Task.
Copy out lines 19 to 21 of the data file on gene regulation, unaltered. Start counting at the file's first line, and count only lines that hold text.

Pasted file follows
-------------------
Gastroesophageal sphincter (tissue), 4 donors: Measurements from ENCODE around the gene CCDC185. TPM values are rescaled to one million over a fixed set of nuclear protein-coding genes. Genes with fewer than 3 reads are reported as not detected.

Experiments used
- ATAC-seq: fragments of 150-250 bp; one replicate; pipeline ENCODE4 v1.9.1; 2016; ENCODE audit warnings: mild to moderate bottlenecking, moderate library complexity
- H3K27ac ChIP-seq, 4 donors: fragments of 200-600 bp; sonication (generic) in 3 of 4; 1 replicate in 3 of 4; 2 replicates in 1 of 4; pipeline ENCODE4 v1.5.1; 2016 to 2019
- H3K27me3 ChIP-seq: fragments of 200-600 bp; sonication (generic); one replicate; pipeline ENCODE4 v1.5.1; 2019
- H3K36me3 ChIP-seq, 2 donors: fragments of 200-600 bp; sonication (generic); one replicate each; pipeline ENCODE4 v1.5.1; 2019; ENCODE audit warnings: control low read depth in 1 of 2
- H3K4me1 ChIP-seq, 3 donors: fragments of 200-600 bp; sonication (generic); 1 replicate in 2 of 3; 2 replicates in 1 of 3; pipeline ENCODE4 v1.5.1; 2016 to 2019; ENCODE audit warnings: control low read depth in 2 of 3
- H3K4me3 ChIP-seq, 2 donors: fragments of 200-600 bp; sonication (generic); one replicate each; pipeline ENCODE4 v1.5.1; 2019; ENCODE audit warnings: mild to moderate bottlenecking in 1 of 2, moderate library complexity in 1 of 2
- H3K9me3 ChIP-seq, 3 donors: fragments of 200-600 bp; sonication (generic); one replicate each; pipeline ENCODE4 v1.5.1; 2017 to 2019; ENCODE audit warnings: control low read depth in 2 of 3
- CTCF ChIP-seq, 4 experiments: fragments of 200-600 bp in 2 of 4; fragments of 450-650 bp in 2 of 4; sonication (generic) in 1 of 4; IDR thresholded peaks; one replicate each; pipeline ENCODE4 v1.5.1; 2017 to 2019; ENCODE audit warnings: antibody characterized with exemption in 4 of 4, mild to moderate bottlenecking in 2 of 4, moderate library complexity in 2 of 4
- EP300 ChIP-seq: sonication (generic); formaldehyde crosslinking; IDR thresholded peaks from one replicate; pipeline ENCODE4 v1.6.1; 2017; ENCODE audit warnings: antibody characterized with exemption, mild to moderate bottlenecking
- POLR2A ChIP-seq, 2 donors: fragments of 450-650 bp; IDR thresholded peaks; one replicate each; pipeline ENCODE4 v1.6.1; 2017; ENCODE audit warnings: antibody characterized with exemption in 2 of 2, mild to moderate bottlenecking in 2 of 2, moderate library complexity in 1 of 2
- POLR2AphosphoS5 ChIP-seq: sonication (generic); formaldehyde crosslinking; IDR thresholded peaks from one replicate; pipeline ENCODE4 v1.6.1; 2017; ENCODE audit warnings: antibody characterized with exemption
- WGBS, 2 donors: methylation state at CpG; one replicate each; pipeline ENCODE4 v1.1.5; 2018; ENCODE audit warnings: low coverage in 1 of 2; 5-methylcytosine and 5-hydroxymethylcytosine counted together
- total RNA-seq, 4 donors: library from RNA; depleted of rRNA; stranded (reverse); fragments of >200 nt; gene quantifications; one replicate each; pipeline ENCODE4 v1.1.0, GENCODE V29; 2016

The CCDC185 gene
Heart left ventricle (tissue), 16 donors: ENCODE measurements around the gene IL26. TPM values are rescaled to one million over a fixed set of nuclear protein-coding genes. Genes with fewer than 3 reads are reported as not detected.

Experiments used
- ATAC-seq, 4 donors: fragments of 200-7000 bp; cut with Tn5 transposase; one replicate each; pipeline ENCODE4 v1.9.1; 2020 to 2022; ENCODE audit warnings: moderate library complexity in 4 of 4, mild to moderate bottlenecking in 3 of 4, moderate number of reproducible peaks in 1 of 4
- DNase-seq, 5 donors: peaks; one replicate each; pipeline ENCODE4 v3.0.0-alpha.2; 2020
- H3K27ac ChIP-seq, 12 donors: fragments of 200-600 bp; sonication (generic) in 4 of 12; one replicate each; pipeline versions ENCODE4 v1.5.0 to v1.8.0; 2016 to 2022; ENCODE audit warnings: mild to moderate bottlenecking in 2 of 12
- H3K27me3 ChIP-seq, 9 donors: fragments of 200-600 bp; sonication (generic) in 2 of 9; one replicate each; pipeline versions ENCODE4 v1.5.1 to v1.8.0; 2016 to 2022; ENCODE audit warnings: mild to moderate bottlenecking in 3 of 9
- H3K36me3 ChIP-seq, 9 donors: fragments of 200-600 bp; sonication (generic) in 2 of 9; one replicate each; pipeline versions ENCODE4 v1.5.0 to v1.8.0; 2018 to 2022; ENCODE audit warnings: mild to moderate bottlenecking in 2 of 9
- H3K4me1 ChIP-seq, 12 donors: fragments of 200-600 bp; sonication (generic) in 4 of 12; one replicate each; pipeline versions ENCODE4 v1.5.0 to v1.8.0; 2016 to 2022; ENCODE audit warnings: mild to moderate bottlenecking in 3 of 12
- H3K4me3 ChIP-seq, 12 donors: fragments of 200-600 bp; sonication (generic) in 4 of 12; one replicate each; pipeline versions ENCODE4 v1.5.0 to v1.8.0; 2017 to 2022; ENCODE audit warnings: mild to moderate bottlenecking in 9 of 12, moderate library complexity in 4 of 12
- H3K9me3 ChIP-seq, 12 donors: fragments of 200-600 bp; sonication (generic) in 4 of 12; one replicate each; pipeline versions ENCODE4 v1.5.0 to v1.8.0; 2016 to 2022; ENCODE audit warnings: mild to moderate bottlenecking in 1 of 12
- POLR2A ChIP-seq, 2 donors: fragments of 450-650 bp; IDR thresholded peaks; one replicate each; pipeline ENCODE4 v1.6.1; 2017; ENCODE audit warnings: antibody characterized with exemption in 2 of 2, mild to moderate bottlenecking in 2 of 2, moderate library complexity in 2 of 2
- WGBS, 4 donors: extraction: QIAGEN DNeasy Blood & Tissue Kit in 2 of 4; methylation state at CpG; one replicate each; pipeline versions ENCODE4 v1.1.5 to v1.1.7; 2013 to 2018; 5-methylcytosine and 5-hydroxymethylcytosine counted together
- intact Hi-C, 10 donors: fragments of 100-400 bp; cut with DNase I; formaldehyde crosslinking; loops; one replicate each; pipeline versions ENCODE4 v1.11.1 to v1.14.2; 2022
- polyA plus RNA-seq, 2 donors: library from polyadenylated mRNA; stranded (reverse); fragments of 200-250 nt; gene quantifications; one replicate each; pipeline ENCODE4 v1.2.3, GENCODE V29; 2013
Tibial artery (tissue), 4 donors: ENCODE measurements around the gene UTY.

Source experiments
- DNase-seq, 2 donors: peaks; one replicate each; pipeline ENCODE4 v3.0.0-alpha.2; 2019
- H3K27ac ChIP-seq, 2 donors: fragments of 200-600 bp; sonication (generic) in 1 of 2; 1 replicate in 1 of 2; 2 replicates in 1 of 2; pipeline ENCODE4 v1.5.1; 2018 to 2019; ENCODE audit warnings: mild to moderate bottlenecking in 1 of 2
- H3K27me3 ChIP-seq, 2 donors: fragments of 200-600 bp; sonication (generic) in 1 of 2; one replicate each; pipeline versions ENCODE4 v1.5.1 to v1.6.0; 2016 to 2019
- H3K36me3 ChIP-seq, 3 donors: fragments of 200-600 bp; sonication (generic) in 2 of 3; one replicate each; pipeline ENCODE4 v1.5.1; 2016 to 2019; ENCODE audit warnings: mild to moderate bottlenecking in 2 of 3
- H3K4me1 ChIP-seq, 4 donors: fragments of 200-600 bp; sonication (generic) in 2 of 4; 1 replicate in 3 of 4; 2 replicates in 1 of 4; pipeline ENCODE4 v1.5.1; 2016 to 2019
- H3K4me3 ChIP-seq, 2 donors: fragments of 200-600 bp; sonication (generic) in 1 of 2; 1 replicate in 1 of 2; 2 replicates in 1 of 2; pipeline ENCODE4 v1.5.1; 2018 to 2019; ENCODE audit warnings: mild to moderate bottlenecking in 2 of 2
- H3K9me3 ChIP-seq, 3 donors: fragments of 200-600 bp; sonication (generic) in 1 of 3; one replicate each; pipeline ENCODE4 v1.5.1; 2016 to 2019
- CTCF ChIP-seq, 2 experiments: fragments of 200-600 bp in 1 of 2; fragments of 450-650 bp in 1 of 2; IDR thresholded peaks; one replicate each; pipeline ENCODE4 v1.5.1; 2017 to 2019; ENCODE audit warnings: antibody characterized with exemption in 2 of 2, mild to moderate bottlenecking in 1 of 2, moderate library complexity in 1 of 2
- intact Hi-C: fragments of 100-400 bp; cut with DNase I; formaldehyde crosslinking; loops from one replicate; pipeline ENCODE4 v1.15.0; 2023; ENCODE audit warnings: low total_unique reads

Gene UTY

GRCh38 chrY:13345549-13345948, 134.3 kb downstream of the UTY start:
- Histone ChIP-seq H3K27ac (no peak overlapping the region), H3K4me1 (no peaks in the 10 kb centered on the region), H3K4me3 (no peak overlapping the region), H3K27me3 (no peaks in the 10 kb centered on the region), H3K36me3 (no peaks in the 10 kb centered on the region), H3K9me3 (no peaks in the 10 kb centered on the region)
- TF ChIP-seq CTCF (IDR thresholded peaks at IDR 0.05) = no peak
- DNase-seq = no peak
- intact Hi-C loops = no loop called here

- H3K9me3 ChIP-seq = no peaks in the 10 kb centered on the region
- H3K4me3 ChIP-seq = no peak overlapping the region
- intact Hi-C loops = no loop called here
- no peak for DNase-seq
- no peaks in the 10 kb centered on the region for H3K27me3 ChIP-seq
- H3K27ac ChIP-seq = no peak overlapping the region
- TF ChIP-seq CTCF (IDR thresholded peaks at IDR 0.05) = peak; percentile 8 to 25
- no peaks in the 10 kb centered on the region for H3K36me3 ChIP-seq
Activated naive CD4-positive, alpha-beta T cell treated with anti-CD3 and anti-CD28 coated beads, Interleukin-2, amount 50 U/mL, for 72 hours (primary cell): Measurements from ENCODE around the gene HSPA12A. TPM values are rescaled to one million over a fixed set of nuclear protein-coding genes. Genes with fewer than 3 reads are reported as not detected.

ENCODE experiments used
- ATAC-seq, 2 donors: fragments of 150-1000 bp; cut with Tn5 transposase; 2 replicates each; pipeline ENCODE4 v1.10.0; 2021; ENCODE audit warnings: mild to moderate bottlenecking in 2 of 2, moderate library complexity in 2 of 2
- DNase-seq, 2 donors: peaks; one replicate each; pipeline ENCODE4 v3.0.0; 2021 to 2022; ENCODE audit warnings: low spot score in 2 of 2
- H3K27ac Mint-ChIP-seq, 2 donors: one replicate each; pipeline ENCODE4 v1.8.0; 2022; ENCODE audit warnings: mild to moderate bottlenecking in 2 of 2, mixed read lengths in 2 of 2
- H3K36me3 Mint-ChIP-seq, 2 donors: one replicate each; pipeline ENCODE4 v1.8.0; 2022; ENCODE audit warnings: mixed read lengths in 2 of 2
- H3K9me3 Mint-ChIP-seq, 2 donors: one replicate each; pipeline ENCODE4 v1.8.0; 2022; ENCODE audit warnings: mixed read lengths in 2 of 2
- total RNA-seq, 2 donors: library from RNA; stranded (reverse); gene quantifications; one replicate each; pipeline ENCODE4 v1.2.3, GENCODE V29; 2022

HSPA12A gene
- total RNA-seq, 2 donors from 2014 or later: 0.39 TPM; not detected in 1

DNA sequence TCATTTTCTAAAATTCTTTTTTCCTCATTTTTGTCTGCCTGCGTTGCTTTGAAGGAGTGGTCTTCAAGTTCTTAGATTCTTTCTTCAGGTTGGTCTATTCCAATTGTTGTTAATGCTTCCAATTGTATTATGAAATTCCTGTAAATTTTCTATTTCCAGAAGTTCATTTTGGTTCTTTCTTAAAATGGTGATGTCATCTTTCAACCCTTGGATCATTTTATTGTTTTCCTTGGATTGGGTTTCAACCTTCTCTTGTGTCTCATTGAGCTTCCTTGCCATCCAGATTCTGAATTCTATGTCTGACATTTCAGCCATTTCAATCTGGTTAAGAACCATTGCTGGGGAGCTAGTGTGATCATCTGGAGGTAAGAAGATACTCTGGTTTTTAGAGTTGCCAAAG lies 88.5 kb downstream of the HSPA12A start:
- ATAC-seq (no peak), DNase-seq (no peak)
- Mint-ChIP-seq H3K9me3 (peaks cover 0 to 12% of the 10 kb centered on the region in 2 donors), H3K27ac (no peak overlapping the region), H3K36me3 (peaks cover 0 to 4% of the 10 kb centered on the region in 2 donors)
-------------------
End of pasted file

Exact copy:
- ATAC-seq, 4 donors: fragments of 200-7000 bp; cut with Tn5 transposase; one replicate each; pipeline ENCODE4 v1.9.1; 2020 to 2022; ENCODE audit warnings: moderate library complexity in 4 of 4, mild to moderate bottlenecking in 3 of 4, moderate number of reproducible peaks in 1 of 4
- DNase-seq, 5 donors: peaks; one replicate each; pipeline ENCODE4 v3.0.0-alpha.2; 2020
- H3K27ac ChIP-seq, 12 donors: fragments of 200-600 bp; sonication (generic) in 4 of 12; one replicate each; pipeline versions ENCODE4 v1.5.0 to v1.8.0; 2016 to 2022; ENCODE audit warnings: mild to moderate bottlenecking in 2 of 12